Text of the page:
Andrew Puttick fields for the Cape Cobras during a Sunfoil Series match. Photo: Ryan Wilkisky/BackpagePix

CAPE TOWN - In this modern age of the T20 merry-go-round where players change teams, uniforms and “home” grounds on an almost monthly basis, Andrew Puttick is a throwback to a bygone era.

Classic in stance and appearance, Puttick has always been a one-team and one-stadium man. For close on 20 years, the easy-going left-hander only played out of Newlands since he finished school around the corner at Rondebosch Boys’ High School, representing his beloved Western Province, Western Province-Boland and the Cape Cobras with aplomb.

There have been many attempts to lure Puttick away to greener pastures, but the invitation was always declined. Few players have ever shown such loyalty to one team and it is debatable whether there will ever be another Puttick again after he finally hung up his whites at the end of the 2017-18 season.

The early days would have been particularly tough for Puttick. Despite nearly always performing when he had the opportunity to show off his undoubted talent, such as a maiden first-class century when he was just 19-years-old, the then curly-haired surfer was still often the first to be dropped upon the return of Proteas top-order stars such as Herschelle Gibbs, Gary Kirsten and Jacques Kallis from international duty.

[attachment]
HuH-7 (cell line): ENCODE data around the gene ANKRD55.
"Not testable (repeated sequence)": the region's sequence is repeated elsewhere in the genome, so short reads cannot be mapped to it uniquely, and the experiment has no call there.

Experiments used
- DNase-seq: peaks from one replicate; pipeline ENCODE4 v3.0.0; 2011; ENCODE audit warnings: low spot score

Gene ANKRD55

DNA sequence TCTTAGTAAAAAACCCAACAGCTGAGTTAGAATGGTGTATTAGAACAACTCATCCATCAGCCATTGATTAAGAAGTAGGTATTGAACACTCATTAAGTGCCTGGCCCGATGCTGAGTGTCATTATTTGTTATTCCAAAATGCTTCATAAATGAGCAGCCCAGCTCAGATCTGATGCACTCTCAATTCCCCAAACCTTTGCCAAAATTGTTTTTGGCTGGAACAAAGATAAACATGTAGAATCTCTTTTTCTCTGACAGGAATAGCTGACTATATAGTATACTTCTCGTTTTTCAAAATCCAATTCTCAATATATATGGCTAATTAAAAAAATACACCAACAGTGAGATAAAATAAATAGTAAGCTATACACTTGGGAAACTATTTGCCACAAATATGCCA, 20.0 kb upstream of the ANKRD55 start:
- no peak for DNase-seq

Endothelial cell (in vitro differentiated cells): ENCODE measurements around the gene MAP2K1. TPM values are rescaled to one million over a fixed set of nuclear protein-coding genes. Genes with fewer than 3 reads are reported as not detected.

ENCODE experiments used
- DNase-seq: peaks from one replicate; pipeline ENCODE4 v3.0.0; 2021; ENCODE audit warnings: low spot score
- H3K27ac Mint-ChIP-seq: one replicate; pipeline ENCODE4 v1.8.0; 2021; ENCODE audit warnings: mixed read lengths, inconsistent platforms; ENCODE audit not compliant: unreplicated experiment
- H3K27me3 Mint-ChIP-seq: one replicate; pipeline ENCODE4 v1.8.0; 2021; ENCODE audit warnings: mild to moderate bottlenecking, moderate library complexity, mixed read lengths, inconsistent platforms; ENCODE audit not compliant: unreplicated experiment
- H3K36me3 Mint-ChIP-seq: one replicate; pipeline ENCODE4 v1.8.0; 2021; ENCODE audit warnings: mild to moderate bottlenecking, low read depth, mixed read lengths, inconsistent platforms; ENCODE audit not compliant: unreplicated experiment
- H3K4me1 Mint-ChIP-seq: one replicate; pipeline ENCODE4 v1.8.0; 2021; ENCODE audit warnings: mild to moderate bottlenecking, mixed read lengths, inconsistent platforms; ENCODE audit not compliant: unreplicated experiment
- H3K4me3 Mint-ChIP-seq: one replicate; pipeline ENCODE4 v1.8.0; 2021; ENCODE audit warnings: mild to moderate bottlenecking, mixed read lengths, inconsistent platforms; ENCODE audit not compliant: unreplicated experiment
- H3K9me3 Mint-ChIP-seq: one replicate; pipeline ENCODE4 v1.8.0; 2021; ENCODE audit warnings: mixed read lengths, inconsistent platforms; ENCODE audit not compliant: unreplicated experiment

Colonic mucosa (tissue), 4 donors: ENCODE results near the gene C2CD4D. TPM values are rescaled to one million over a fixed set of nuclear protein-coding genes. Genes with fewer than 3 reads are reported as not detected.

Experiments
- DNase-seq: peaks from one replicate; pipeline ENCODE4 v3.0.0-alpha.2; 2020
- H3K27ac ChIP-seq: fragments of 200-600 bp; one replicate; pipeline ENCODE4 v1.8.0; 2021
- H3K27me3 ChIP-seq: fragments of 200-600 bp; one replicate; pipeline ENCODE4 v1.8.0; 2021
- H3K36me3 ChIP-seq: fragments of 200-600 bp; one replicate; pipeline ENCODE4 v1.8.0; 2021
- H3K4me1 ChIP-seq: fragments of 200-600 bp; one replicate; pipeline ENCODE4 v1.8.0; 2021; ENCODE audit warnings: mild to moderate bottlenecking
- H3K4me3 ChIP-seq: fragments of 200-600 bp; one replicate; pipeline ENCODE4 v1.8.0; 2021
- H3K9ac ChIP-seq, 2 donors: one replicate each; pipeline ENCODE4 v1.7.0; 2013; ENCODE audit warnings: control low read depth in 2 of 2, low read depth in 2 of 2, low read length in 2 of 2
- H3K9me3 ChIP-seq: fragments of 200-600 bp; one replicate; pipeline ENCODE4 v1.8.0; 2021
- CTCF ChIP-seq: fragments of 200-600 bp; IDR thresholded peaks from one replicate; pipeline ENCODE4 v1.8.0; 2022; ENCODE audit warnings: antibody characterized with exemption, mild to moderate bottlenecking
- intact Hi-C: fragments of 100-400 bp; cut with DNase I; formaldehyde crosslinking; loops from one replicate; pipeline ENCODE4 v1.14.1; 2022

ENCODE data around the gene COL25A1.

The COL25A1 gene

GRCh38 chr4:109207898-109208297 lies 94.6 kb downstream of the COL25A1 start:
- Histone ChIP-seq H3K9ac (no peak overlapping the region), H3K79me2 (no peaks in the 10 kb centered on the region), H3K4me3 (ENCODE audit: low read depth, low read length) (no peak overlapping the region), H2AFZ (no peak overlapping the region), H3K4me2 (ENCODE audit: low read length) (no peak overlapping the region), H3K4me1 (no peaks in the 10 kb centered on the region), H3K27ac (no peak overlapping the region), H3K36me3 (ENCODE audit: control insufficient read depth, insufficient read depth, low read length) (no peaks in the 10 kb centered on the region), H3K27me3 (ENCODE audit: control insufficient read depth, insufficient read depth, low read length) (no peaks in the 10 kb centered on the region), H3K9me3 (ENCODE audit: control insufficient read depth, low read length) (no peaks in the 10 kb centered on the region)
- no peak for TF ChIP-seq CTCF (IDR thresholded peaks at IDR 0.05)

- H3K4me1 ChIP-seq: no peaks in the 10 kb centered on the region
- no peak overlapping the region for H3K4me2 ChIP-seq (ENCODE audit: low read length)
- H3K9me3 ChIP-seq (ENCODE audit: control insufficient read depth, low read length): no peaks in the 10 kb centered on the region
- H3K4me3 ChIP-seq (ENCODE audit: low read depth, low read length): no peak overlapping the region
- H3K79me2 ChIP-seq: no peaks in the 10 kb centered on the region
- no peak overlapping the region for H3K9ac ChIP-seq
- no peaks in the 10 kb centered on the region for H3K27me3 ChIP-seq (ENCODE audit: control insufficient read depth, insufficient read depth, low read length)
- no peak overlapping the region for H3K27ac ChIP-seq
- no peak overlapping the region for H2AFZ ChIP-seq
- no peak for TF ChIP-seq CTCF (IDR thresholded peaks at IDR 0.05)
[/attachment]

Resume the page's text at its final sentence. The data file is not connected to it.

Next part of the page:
The arrival of Graeme Smith in Cape Town from Gauteng in 2000-01 was another challenge for a young Puttick to contend with, especially as the pair had opened the batting together for the South Africa Under-19 team just a year earlier.

But even as he watched Smith’s career bloom into unprecedented heights with the Proteas, and his long-time school friend Jonathan Trott’s with his adopted country England, Puttick remained loyal to Province and the Cobras.

There were some who questioned Puttick’s ambition, but it definitely wasn't due to a lack of hard work and effort. He simply believed that if he continued to score runs, especially in the first-class arena where he was particularly prolific, his chance to play for SA would come.

There were flirtations with the national team. Puttick toured Sri Lanka with the Proteas in 2004 when Gibbs was serving his match-fixing ban, and also played a sole ODI when he was rushed to Newlands on the morning of the match against New Zealand as an emergency replacement from Paarl where he was playing a first-class match.

Needless to say, it was not an ideal way to begin a successful international career and Puttick lasted just five balls. It would ultimately be the only five balls Puttick faced in international cricket, as he fell victim to SA’s penchant of transforming middle-order batsmen into Test openers.

And even when the pendulum eventually swung the way of the “traditional” opener after Smith decided to spend more time with his family, the selectors still looked past Puttick and opted for Stephen Cook instead.

Ultimately, though, Puttick’s best was kept for WP and the Cobras. Just under 11 000 first-class runs in 173 matches, which included 27 centuries, at average of 40.27 and a further 5 288 runs in 172 matches speaks volumes of his contribution to cricket in the Western Cape.